🇦🇺 Australia, 1995-1996
Until 2020, the last time Formula 1 hosted two consecutive races in the same country was at the end of the 1995 – and start of the 1996 – season. Strangely, this pair of races immediately followed the 1995 Pacific and Japanese Grands Prix, both held in Japan. Adelaide hosted the season finale in 1995, and attracted a record crowd of 210,000 fans who were there to witness Formula 1’s farewell to the city. Damon Hill won the race by over two laps – one of only two times in F1 history that a Grand Prix has been won by such a margin. With the sport’s farewell to Adelaide and the 1995 season over, the circus returned to Australia four months later for the first race of 1996. It’s the only time in Formula 1 history that there have been two consecutive races with the same title. The Australian Grand Prix moved home to Albert Park in Melbourne for 1996, and Hill opened his title-winning campaign with another victory Down Under.
🇦🇹 Austria, 2020
At the start of the 2020 season, the Red Bull Ring will become the first circuit to host Formula 1 races at the same venue for two consecutive rounds of the championship. The Austrian Grand Prix will take place on 5th July and will be followed one week later by the Steiermark Grand Prix.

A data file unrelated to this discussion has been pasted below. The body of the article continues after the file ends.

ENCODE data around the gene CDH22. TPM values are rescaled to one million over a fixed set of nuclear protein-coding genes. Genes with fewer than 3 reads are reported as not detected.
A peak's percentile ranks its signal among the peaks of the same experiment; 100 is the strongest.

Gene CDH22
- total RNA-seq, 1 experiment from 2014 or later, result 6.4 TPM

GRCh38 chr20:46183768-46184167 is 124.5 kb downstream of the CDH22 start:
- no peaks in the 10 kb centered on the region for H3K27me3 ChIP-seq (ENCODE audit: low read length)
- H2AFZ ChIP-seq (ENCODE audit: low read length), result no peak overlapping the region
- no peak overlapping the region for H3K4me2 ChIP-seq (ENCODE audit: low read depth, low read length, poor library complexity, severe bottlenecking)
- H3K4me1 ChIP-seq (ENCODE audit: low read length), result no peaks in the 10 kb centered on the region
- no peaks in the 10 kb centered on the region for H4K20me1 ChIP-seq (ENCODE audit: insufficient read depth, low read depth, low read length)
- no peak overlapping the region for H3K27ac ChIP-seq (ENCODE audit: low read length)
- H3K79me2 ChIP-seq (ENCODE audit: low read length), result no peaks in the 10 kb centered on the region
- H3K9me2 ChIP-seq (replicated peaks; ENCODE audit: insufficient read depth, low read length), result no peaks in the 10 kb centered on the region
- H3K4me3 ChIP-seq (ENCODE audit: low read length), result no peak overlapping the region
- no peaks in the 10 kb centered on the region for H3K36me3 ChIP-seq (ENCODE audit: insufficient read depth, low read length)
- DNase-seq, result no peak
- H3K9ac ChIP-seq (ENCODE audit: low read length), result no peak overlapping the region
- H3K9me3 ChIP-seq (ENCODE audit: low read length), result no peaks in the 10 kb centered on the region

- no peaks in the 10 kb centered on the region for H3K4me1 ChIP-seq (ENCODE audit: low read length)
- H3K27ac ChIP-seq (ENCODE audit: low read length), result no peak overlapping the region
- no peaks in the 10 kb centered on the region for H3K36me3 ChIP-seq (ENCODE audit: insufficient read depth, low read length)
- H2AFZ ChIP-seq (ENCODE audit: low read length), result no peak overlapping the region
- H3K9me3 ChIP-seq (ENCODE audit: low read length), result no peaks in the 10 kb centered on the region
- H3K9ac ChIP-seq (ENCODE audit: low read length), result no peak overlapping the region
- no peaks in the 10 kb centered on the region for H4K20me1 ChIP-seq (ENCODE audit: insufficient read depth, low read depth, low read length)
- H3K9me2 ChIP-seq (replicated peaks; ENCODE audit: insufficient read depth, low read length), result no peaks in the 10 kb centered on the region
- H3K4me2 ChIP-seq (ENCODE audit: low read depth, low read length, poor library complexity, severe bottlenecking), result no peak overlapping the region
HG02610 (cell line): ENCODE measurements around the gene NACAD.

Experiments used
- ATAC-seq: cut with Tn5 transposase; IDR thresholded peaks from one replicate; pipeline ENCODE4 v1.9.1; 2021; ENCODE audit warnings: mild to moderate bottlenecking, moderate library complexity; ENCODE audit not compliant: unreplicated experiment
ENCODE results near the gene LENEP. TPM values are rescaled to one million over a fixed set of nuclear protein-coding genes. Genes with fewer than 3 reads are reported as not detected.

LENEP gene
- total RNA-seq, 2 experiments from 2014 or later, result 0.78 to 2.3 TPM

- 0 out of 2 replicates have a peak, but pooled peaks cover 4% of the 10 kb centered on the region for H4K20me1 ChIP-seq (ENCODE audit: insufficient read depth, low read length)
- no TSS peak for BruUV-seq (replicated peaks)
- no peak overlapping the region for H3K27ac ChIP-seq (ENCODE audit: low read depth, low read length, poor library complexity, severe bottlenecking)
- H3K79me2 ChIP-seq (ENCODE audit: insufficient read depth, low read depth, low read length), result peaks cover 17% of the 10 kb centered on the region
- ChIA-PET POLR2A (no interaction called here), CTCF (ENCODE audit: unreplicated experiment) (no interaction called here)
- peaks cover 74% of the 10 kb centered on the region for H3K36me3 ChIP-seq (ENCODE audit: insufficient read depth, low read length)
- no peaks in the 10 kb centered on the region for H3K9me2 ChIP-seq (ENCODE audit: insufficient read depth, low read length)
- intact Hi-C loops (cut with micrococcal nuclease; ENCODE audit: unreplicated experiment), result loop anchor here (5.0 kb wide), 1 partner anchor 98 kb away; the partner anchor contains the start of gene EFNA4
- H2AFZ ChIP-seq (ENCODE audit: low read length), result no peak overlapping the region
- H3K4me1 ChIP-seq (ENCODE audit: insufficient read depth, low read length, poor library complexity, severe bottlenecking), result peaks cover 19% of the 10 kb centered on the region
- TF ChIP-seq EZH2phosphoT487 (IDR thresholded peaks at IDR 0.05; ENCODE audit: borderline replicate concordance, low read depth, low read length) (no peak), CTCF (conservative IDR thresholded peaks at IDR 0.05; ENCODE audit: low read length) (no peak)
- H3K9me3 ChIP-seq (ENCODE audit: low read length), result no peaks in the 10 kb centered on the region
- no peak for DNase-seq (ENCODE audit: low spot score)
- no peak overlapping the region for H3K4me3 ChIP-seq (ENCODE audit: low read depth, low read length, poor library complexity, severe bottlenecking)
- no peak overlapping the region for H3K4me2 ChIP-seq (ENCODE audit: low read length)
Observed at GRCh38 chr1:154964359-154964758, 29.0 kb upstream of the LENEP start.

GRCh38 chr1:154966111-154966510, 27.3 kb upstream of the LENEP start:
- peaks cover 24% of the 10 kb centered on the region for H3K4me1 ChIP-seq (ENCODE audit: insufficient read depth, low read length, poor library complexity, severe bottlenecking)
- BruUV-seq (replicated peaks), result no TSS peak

🇬🇧 Britain, 2020
Silverstone is also set to host two consecutive Grands Prix in the 2020 season, with the British Grand Prix on 2nd August and the 70th Anniversary Grand Prix being held on the following weekend.
After graduating from the University of Hull in 2015 with a First Class honours degree in English Language and Literature, Nicky Haldenby, a lifelong fan of Formula 1, founded the Lights Out F1 Blog in 2016. Now in its fifth season, the blog has become a firm fan-favourite, delving deep into the sport’s history books and lifting the cover on unusual F1 statistics. Nicky also writes at F1Destinations and GPDestinations. In 2017 and 2018, he wrote for Badger GP. Nicky is also the host of the F1 Rewind Podcast and can be heard as the resident stats man on the 2 Soft Compounds Podcast.